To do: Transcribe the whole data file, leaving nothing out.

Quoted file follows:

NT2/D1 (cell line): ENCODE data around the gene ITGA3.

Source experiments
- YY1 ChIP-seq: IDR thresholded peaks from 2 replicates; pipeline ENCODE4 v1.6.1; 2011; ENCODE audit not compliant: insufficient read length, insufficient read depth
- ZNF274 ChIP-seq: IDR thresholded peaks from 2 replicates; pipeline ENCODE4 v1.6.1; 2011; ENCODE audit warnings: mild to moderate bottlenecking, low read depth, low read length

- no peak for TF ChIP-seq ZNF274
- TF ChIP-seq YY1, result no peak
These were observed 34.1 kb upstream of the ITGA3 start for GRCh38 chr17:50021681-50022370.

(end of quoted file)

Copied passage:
NT2/D1 (cell line): ENCODE data around the gene ITGA3.

Source experiments
- YY1 ChIP-seq: IDR thresholded peaks from 2 replicates; pipeline ENCODE4 v1.6.1; 2011; ENCODE audit not compliant: insufficient read length, insufficient read depth
- ZNF274 ChIP-seq: IDR thresholded peaks from 2 replicates; pipeline ENCODE4 v1.6.1; 2011; ENCODE audit warnings: mild to moderate bottlenecking, low read depth, low read length

- no peak for TF ChIP-seq ZNF274
- TF ChIP-seq YY1, result no peak
These were observed 34.1 kb upstream of the ITGA3 start for GRCh38 chr17:50021681-50022370.